A recent case involving an events and wedding venue gives pause for thought on the drafting of servitudes (rights that benefit one piece of land over another adjoining piece of land) and the care required to ensure that the necessary ancillary rights are expressly included.
The facts of the case have been considered previously by the Sheriff Court and will be familiar to many.
Mr and Mrs Macallan bought the Mansion House at Carphin Estate in 2016. The Macallans were granted a servitude right of access over a single track road giving access to the Mansion House through farmland formerly part of the estate and, at the time of the case, owned by the Arbuckles. The road was single track, such that if vehicles met on the road, one driver would be required to make use of the passing places or verges to allow each to proceed.
The servitude in favour of the Macallans was granted:
"from the public road over the private access roadway coloured green on plan no 1 and plan no 2"
The roadway was clearly coloured green on the relevant plans and, to the extent the road crossed the farmland, did not include the verges and passing places.
Relations between the Macallans and the Arbuckles deteriorated, reportedly due to the increased traffic caused by the Macallans' business hiring the property as an events and wedding venue and the behaviour of some of their guests, and it appears that steps were taken to prevent use of the verges and passing places by the Macallans and their guests.
The Initial Action
In the initial action, the Macallans sought declarator that their servitude rights were being obstructed and interdict against that obstruction. The Sheriff Court dismissed the action - the disposition in favour of the Macallans defined the nature and extent of the Macallans' rights and in the absence of ambiguity or uncertainty, there was no basis for examining circumstantial evidence such as past use of the passing places and verges.
The Second Attempt
Macallan v Arbuckle (No 2) was, rather than an appeal against the original decision in the Sheriff Court, an appeal against the decision of the Sheriff Court in a new and separate action by the Macallans (albeit the facts were the same). In this second attempt by the Macallans, they sought declarator that they enjoyed a right, ancillary to the express servitude right of access over the road, to use the passing places and verges to allow vehicles to pass and an interdict from obstruction of the passing places and verges.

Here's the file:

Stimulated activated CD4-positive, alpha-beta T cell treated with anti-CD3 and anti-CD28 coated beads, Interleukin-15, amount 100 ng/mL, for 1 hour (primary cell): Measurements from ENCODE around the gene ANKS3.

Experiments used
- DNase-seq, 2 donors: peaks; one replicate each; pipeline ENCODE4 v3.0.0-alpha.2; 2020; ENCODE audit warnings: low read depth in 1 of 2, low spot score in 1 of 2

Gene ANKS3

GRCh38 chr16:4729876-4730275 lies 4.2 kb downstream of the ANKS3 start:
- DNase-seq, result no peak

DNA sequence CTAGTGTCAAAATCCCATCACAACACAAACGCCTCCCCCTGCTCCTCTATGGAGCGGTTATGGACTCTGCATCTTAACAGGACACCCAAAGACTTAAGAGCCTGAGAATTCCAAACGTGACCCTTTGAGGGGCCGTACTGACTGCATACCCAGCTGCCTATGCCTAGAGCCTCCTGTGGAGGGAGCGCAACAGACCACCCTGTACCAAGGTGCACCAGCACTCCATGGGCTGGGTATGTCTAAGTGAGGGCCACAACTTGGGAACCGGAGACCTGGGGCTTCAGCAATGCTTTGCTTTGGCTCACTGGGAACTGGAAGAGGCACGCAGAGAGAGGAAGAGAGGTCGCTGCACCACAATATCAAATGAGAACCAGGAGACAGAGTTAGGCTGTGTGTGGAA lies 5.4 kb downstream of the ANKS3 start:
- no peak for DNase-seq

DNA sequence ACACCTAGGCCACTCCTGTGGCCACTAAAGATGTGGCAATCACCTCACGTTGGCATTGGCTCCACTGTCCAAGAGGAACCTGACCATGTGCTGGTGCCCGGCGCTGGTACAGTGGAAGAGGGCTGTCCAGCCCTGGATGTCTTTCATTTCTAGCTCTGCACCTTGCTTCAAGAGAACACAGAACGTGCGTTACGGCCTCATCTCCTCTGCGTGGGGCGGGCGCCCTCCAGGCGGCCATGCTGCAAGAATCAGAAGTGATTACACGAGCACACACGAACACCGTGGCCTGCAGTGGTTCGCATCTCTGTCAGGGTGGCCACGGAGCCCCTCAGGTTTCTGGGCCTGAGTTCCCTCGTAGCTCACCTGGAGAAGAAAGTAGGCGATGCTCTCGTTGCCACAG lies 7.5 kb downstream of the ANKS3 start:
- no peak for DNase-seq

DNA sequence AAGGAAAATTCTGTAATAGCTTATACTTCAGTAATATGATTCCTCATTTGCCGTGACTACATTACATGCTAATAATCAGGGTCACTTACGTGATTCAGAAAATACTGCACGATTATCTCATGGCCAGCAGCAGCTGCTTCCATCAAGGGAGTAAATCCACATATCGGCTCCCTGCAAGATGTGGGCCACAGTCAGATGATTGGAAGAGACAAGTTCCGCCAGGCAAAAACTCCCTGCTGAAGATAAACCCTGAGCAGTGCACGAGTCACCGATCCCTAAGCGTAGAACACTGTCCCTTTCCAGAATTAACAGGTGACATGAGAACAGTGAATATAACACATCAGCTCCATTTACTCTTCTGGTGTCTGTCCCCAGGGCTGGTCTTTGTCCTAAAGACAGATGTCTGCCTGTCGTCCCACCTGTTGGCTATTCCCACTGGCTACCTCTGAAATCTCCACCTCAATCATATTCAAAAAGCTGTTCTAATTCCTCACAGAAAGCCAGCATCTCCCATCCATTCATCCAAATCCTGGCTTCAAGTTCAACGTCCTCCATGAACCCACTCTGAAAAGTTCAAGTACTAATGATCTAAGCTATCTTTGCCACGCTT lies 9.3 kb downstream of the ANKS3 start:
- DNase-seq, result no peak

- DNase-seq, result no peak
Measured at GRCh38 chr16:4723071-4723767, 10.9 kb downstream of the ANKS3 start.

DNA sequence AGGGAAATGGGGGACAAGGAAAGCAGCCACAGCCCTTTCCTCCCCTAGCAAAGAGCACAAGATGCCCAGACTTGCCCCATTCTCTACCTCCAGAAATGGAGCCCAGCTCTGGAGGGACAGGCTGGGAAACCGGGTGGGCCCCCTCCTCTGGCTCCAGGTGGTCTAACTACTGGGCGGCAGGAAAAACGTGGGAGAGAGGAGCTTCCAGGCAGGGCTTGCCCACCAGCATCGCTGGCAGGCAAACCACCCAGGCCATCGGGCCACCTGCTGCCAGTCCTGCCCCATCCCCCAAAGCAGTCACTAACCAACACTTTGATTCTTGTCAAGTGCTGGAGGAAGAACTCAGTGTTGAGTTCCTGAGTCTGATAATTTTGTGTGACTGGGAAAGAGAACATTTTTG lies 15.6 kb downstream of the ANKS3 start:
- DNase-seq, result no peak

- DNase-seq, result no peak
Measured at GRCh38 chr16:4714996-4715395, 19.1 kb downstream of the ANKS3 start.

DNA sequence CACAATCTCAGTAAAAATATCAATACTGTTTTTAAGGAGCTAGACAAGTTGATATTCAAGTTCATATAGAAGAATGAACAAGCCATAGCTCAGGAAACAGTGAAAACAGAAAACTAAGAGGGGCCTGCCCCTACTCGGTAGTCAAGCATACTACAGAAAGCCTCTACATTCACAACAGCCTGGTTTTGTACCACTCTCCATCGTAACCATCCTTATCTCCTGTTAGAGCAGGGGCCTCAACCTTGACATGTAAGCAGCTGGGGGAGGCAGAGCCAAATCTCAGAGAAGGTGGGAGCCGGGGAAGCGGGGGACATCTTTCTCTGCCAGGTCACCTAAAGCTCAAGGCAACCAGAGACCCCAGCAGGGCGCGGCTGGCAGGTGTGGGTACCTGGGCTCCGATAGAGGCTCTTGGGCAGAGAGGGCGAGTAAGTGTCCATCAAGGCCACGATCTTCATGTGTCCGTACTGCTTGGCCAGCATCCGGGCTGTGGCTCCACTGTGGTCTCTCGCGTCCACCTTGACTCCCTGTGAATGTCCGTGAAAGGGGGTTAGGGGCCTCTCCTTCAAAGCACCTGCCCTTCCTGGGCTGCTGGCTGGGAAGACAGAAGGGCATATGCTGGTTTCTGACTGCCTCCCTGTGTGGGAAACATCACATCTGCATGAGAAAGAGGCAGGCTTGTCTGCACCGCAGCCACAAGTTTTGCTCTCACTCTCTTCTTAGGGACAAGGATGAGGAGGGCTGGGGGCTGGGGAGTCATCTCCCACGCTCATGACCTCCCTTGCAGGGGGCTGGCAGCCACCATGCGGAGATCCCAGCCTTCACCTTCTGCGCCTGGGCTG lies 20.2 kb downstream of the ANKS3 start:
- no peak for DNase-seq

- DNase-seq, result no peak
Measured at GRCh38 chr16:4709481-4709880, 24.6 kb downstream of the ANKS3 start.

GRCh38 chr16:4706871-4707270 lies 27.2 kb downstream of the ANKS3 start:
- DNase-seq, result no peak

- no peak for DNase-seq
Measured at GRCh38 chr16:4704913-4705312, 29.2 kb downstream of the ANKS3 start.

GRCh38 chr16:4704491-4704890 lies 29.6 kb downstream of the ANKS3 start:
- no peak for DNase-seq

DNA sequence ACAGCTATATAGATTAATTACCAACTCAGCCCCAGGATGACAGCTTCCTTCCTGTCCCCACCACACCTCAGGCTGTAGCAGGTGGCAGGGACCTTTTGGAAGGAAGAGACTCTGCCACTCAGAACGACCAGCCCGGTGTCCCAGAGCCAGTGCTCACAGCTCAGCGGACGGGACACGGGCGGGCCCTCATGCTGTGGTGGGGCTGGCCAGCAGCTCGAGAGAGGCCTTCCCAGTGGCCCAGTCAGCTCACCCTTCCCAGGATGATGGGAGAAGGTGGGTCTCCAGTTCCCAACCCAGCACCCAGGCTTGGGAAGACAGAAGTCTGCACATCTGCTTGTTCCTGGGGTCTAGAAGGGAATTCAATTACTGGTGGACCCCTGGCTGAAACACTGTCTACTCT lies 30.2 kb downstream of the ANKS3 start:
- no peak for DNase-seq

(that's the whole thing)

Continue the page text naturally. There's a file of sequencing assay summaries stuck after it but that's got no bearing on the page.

The Sheriff Court and, on appeal, the Sheriff Appeal Court found that the express grant of the servitude right of access did not include an ancillary implied right to use the verges and passing places.
The Sheriff Appeal Court confirmed the correct approach for determining the nature of an express grant and the extent of ancillary rights flowing from an express grant was that set out in Johnston v Davidson. That approach involved:
- determining what is meant by the express grant by ascertaining the correct interpretation of the grant and if the terms are ambiguous, by having regard to the surrounding circumstances; and having done so
- determining what ancillary rights are necessary for the comfortable enjoyment of the servitude.
With regards to the first limb of the test, the grant in this case was clear and unambiguous and accordingly any evidence regarding the character of exercise of the servitude at the time of the grant was not relevant.
With regards to the second limb of the test, the Sheriff acknowledged that a benefitted proprietor may enjoy such ancillary rights as are necessary for the comfortable use and enjoyment of the servitude and that in determining whether such rights existed, it was necessary to have regard to the surrounding circumstances at the time of the grant. That said, the declarator sought would amount to an extension of the geographical extent of the servitude area (the passing places and verges lay outwith the area coloured green over which the servitude right was granted) rather than the implication of an ancillary right necessary for the comfortable enjoyment of the servitude itself. This was a different scenario than that presented in previous cases on ancillary rights (e.g. Moncrieff v Jamieson or Johnston v Davidson) where the pertinent issue was the nature or extent of rights over the burdened property only (and not an extension of the burdened property itself).
- In order to establish the nature of a servitude granted expressly and the extent of any ancillary rights, the test in Johnston v Davidson should be applied.
- The circumstances surrounding the grant of servitude will be relevant only where the terms of the grant are ambiguous; and
- Ancillary rights will be determined by reference to those which are necessary for the comfortable enjoyment of the servitude granted and the circumstances surrounding the grant will be relevant in determining whether such rights exist.
- Ancillary rights will be more readily inferred if they are exercisable within the extent of the burdened property. Any attempt to claim ancillary rights similar to those expressly granted, though relating to an area beyond the clearly defined burdened property, may be treated as an attempt to extend the burdened property, as was the case here.
- Care needs to be taken when drafting servitudes to ensure all necessary rights are properly included and to avoid this not so happily ever after ending.
 Macallan v Arbuckle, 11 June 2019, Dundee Sheriff Court (Conveyancing 2019 Case (2019))
 Macallan v Arbuckle, 11 June 2019, Dundee Sheriff Court (Conveyancing 2019 Case (2019)
  SAC (Civ) 9
  SAC (Civ) 22
  UKHL 42, 2008 SC (HL) 1
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